There are a number of ways to foster increased bonding. Th first is to remove the roadblocks that inhibit socialization. Examine your policies and procedures to see if they can be eliminated or changed to help people get to know one another without serious loss of productivity. Then focus on creating a culture that encourages bonding and team work. Create opportunities for people to meet and discuss. Foster conversations between groups and levels within the organization. Identify social media tools to help people get to know one another on a more personal basis.
Here are a just a couple of ideas:
- Create a breakfast/lunch topics series – have people give a short presentation on a topic of their interest
- Start a job sharing/learning forum – one of the best ways to form a relationship at work is to help people understand what everyone does and how they do it
- Start each meeting with fast facts – a quick go around about something each person has recently done or is planning on doing
Give us some ideas of yours – we’ll not only post them here, but also on Twitter!
Last Thursday, August 13, I attended the Blogwell conference at General Mills, HQ in Minneapolis, MN. It was my first social media conference and I really did not know what to expect but I was excited to check it out. The afternoon was filled with 8 different social media case studies from a variety of corporations.
From the moment I arrived at the Ridgedale parking lot, to wait for the shuttle that would transport us to General Mills, I was observing my fellow conference mates. I was fascinated from the cross section of people that were waiting in line for the shuttle. The demographic spread was pretty cool; young, old, male, female, purple, green, small business, Fortune 500, and pierced. The variety of individuals on the van was pretty amazing to witness. This same variety carried over into the larger conference. I was intrigued by the attendees and wondered what does this mean…was social media the catalyst for this gathering of way cool people? My thought – definitely yes!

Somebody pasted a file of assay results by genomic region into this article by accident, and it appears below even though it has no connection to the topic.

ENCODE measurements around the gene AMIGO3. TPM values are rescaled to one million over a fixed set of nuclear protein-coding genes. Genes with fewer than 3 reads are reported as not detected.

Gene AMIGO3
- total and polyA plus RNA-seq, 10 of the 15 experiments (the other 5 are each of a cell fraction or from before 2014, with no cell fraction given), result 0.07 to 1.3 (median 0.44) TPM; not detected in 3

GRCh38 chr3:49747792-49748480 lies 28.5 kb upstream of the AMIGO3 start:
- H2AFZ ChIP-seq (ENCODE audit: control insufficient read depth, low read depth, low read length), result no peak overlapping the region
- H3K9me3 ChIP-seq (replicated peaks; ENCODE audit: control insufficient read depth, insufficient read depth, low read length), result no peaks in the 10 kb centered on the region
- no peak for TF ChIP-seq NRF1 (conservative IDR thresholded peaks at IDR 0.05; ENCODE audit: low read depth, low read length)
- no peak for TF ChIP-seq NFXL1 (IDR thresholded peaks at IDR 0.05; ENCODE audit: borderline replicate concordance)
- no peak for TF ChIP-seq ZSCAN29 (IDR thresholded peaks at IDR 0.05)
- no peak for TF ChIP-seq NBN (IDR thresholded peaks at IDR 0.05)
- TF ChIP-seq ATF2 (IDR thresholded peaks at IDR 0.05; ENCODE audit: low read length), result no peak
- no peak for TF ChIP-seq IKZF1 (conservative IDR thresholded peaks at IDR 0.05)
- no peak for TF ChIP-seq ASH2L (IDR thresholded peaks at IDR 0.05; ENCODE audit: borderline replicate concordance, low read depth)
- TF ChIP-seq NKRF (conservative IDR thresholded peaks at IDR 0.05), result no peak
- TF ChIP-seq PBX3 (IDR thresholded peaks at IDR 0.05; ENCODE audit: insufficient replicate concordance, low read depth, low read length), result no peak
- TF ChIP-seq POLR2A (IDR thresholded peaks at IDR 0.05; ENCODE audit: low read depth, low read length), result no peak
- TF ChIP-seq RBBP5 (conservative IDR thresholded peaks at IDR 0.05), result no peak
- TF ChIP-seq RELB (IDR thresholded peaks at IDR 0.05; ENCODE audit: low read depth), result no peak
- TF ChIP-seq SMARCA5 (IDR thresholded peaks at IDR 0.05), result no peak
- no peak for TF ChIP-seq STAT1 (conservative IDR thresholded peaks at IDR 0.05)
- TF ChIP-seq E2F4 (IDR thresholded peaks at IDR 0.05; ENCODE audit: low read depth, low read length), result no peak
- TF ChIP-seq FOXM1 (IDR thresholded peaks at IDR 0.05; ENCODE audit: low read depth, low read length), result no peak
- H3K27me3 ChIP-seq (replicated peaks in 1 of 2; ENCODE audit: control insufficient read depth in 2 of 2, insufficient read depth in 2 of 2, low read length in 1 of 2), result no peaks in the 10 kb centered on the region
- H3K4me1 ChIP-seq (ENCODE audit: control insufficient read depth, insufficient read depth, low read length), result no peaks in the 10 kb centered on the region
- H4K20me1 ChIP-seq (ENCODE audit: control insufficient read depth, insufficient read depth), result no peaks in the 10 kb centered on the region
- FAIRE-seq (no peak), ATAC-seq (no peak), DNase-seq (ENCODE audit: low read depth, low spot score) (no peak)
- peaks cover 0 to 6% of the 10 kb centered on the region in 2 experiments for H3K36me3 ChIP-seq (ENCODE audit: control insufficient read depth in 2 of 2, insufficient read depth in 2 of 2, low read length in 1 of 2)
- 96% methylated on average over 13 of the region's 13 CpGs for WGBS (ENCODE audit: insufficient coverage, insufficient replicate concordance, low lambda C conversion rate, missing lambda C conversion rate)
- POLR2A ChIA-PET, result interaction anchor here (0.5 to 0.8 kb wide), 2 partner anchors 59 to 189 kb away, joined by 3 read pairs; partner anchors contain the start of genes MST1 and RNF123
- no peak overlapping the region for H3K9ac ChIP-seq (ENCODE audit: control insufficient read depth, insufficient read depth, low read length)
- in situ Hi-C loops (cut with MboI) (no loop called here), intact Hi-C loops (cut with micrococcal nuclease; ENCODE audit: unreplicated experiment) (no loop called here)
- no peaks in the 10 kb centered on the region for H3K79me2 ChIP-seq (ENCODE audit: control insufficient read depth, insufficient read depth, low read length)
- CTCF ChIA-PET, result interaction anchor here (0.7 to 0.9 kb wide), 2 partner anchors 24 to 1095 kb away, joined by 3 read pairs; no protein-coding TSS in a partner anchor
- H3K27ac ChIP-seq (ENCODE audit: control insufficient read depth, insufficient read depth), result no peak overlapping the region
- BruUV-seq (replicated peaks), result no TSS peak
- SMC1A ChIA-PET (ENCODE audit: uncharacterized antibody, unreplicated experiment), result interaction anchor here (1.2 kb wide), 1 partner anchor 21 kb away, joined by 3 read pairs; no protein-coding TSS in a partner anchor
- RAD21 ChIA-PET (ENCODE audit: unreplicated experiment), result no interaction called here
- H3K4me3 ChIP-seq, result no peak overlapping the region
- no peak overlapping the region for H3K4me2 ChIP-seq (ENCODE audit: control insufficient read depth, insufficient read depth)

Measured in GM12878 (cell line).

For the next four hours I would meet some amazing people and I was impressed by how friendly everyone was and how open they were to helping each other out. The wall of pretenses that usually surrounds conference attendees did not seem nearly as prevalent in this crowd. In fact, I sincerely believe that the authenticity of social media was present in this group and maybe that is it. Utilizing the various social media tools fosters authenticity and transparency so it should not have been surprising to me that meeting the real people behind their twitter and blog names were ‘real’ people! They were genuine, sincere, eager to listen, teach, and share their knowledge and expertise.
One of the presentations that I enjoyed the most was Scott Monty from Ford. Ford is one of the top 10 brands utilizing social media. Scott Monty has really paved the way for integrating social media with business processes and communication. He shared a video where he and the CEO, Alan Mulally were utilizing twitter (http://www.youtube.com/watch?v=qaaKNcovfdQ). I really enjoyed this snapshot because it showed a unique collaboration. I smiled when Alan Mulally stated that what has prevented him from twittering is his typing ability so Scott Monty was typing for him so Alan’s, “brain could be unleashed into the world.”
Can you imagine how many other voices are out there that are not sharing their incredible talents because they lack a particular skill? It makes me wonder and it also makes me hopeful that even if we lack a particular skill the drive to learn can be a powerful motivator to help unleash our brains into the world!